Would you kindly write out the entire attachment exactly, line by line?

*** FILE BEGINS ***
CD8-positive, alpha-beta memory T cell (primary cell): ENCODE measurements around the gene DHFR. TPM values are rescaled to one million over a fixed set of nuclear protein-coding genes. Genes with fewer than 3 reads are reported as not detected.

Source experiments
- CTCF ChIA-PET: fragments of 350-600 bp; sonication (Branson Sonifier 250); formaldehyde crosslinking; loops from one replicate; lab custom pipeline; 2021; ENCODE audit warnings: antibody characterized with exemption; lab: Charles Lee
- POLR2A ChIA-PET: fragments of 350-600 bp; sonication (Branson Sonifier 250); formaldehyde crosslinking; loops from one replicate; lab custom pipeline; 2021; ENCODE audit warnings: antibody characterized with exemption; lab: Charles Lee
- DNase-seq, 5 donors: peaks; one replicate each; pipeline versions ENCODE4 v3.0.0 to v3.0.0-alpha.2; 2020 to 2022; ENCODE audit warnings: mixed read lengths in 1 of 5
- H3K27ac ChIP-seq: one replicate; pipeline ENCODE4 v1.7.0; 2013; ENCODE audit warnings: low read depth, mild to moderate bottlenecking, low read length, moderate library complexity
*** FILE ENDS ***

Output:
CD8-positive, alpha-beta memory T cell (primary cell): ENCODE measurements around the gene DHFR. TPM values are rescaled to one million over a fixed set of nuclear protein-coding genes. Genes with fewer than 3 reads are reported as not detected.

Source experiments
- CTCF ChIA-PET: fragments of 350-600 bp; sonication (Branson Sonifier 250); formaldehyde crosslinking; loops from one replicate; lab custom pipeline; 2021; ENCODE audit warnings: antibody characterized with exemption; lab: Charles Lee
- POLR2A ChIA-PET: fragments of 350-600 bp; sonication (Branson Sonifier 250); formaldehyde crosslinking; loops from one replicate; lab custom pipeline; 2021; ENCODE audit warnings: antibody characterized with exemption; lab: Charles Lee
- DNase-seq, 5 donors: peaks; one replicate each; pipeline versions ENCODE4 v3.0.0 to v3.0.0-alpha.2; 2020 to 2022; ENCODE audit warnings: mixed read lengths in 1 of 5
- H3K27ac ChIP-seq: one replicate; pipeline ENCODE4 v1.7.0; 2013; ENCODE audit warnings: low read depth, mild to moderate bottlenecking, low read length, moderate library complexity